Melbourne in March is sunny in the day, cool at night and for our visit, rain free. We met our daughters in Hughesdale in the midst of removing a distinctive feline smell from the polished wooden floors of their retro villa. Leaving the cleaning behind we adjourned to Oasis (http://oasisonline.com.au), an excellent Lebanese cafe and deli in Murrumbeena, where we feasted on various wraps and coffee. Established in 1998 by the Markool family, who emigrated from Lebanon in the 1970’s, this upmarket cafe and grocery store profiles all that is good about Australian multicultural food choices.
We then headed off to our AirBnB in Murrumbeena – Brune and Paul’s Spacious Scandinavian style apartment – minutes from the Hughesdale train station. It was quiet, offered an undercover car parking space and a light filled balcony. Next morning we discovered that the green space outside the apartment was reclaimed land from the Outer Circular railway. The Glen Eira Council has supported a biodiversity project which has become part of the Outer Circle Rail Trail. Our little section from Hughesdale Rail Station through to Dandenong Road is called Boyd Park and features Red River Gums and Swamp Mallee. We walked along the trail to the Monash Freeway, listening to frogs and passing cyclists, families with prams, dog walkers and runners. Outside our apartment a volunteer was a working on mulching the trees and explained how a fungus was destroying some of the red river gums and why they had plastic shields around the trunks – something we thought was rather odd until it was explained to us.
We returned to cleaning up duties at the new house but not before enjoying a cup of tea in their small backyard. In the evening we tried a Banh Mi and Pho street food shop opposite Murrumbeena railway station.
On Sunday we had been invited to meet some of the Melbourne family members, Catherine and Keith, who hosted us to a sumptuous Greek brunch at Nikos in Oakleigh (nikoscakes.com.au). Nick and Tass Poupouzas opened their Oakleigh Quality Cakes in 1987 but now you can have the full gamut of Greek savoury and sweet dishes. We opted for spanakopita and tyropeta followed by baklava and bourgatsa. It was a very happy meeting of true hearts and minds, especially as our earlier rendezvous at Christmas was cancelled due to COVID. This did not stop Catherine presenting us with our late Christmas gifts from yet another famous Melbourne sweet shop il migliori (https://ilmigliore.com.au/collections/biscuits).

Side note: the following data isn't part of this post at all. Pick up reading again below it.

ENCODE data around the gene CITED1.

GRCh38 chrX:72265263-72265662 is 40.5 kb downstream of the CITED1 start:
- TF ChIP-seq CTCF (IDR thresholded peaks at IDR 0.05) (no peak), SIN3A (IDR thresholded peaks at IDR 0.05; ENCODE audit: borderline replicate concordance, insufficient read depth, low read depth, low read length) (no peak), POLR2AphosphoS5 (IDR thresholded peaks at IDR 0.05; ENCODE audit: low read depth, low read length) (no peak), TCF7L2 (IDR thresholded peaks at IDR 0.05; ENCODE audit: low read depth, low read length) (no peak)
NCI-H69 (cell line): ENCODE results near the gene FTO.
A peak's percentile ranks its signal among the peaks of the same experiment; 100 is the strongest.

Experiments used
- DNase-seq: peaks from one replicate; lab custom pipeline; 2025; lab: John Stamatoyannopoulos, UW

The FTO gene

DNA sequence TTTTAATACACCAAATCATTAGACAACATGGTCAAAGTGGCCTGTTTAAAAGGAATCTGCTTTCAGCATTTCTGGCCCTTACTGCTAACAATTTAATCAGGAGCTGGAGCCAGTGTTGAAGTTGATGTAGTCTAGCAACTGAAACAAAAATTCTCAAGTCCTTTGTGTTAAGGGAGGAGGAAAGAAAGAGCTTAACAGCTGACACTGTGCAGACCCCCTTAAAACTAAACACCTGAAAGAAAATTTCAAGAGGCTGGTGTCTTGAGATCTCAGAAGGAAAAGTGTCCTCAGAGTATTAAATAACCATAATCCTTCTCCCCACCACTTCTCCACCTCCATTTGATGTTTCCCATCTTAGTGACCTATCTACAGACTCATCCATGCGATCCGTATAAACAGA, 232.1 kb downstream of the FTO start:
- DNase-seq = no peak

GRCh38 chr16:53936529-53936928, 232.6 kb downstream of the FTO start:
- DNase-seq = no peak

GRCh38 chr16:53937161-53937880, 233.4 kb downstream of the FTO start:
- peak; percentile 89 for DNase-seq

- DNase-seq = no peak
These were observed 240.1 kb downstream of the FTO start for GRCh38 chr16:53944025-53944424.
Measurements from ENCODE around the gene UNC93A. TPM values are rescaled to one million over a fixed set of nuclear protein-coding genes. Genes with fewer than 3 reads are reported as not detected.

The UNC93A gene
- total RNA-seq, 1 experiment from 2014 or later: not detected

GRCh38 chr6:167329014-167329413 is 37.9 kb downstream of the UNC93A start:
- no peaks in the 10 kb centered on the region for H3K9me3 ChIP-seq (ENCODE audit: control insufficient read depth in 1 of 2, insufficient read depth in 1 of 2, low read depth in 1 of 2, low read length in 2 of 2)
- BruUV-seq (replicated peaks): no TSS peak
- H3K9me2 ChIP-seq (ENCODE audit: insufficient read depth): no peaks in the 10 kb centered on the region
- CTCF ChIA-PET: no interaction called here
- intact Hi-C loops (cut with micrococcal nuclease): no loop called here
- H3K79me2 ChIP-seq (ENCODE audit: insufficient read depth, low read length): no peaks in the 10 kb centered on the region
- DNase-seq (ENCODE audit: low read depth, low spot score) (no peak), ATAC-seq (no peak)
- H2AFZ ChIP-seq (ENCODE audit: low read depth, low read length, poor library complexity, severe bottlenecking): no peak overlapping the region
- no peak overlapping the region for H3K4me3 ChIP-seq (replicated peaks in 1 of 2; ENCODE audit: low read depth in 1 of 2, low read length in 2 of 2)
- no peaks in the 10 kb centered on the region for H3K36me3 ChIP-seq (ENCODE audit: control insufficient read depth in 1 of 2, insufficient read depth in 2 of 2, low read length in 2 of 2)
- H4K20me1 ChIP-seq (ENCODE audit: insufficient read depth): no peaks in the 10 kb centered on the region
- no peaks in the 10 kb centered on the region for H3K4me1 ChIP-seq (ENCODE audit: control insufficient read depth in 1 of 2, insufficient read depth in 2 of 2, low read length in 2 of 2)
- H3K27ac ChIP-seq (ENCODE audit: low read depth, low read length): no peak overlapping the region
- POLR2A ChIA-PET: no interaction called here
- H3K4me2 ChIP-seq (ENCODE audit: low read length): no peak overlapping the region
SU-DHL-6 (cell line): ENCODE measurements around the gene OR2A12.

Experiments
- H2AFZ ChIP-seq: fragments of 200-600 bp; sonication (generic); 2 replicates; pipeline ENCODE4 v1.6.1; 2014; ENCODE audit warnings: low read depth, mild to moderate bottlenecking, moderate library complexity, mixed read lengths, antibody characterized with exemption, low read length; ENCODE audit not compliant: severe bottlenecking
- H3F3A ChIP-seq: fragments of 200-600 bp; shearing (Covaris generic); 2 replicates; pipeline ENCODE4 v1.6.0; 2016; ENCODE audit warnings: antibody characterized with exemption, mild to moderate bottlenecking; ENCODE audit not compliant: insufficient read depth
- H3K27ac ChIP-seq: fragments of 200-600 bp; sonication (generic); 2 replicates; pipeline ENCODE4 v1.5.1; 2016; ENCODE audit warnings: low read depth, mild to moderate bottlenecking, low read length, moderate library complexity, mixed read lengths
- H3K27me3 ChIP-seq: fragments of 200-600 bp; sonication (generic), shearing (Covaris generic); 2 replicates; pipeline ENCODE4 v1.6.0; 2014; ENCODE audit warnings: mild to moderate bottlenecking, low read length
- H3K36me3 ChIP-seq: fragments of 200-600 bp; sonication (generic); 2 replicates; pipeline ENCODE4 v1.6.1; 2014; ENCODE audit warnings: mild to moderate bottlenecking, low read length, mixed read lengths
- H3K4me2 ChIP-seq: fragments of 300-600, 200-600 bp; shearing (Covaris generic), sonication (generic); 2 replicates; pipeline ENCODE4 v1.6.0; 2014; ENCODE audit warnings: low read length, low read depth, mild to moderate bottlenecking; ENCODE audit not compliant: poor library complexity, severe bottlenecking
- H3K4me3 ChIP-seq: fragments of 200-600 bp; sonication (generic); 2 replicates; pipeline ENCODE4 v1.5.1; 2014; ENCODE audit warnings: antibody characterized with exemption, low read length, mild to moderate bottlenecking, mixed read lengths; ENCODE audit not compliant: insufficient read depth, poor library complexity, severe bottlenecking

Our weekend was completed by a trip to Koornang Road, Carnegie where we met friend and colleague Janeane for a Thai meal at Paradai Thai. We needed to celebrate Janeane’s publication success and enjoyed a bottle of French champagne along with coconut rice and larb gai.
Our last day in Melbourne was reserved for cultural pursuits. We negotiated the train and tram system to the National Gallery of Victoria which was featuring an exhibition of Yolgu women artists, Bark Ladies. We wandered through both traditionally painted larrakitj (burial poles) and bark paintings, as well as more contemporary paintings using recycled printer ink, vivid and striking. The eleven artists exhibited bore familiar Yolngu names such Yunupingu, Murrungurr and Malika. These exhibits were loaned from the Buku-Larringay Mulka Centre in Yirrkala.
One favourite was Dhambit Munungurr’s Order featuring Julia Gillard facing the parliament on chairs in the upper corner with the Yolngu elders brandishing spears, in the lower one. Julia Gillard was about to visit Yirrkala when she was deposed by Kevin Rudd and she has since indicated that this is her favourite depiction of her Misogyny Speech.
Birth of the Nation by Dhuwarrwarr Marika is more traditional and features a 3D impression of an ancient story of the Djankawu Sisters.
Our final event was a Christmas present from sister Sal to see Moulin Rouge at the Regent Theatre in Collins St. It was built in 1929, designed by Charles Ballantyne in an ornately palatial style, with a Gothic style lobby, Louis XVI style auditorium, and the Spanish Baroque style Plaza Ballroom in the basement, it is listed by the National Trust of Australia and is on the Victorian Heritage Register. It closed in 1970 but was restored and reopened in 1996.
It certainly did not disappoint and was a very fitting venue for such an opulent and over-the-top Baz Luhrmann production as is Moulin Rouge. Unbelievably it features 70 songs credited to 160 songwriters, administered by 30 publishers, representing over 160 years of music and is based on Baz Luhrman’s film of the same name.
We were informed we needed to wear masks but as the audience sipped their green cocktails it was clear we were the only ones sticking to the rules in the 2000 odd auditorium. It was loud, crazy and the audience loved singing along to all the songs, even if some of them only went for a few bars. We reeled out into the night to wander back to Flinders Street Station, having had a wonderful Melbourne March experience.
2 thoughts on “Melbourne in March”
Another well written article of your sojourns. I did enjoy reading it
Sounds really super!